Get involved: send your pictures, video, news and views by texting TANEWS to 80360, or email
No place for violence at football matches
Football violence is a blight on the game that most of us thought had reached its peak – or, more accurately, its lowest point – in the 1980s, when gangs of thugs organised themselves into “firms”, travelling around the country with violence rather than sport on their minds.
But, periodically, this type of thuggism continues to rear its head. We have witnessed the despicable scenes prior to the Euro 2012 championship in which race-related violence caused concern for British fans travelling over to the Ukraine and Poland. And closer to home, the spectre of hooliganism is not yet fully laid to rest.
West Yorkshire Police have taken the step of releasing photographs of several men they believe took part in large-scale disorder in Huddersfield – and apparently some of them affiliated themselves to Bradford City.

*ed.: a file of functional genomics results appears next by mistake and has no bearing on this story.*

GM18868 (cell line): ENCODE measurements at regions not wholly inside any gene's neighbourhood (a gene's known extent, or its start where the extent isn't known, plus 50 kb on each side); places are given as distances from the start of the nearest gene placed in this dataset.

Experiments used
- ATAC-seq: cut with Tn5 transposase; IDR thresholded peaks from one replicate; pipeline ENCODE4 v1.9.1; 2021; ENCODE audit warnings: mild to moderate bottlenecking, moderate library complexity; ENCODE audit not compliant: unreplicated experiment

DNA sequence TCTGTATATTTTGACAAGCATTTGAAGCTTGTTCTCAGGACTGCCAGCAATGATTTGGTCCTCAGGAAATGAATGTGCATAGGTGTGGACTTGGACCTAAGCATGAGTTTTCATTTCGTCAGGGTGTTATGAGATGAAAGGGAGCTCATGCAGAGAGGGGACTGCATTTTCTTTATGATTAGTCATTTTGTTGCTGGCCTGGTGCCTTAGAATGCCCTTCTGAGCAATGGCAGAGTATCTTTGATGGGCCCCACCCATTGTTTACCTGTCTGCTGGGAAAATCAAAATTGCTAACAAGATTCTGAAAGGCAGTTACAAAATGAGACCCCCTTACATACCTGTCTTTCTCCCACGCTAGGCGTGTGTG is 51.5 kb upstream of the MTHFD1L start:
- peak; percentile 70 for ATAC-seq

We choose our words carefully, because anyone who takes part in football-related violence cannot be said to be a fan of a club or the wider game; indeed, the clubs themselves would have no wish for such thugs to be associated with them.
Football is a national game which brings pleasure to many, especially at a time of international competition such as this. The sport should be accessible for all people from all walks of life, families included, but that will only truly happen when the frankly childish actions of grown men who besmirch the game’s reputation by lashing out against opposing supporters is stamped out.
Anyone who values football and who has information which will help the police arrest those suspected of violence should offer their assistance immediately and help put away the thugs for the good of the game.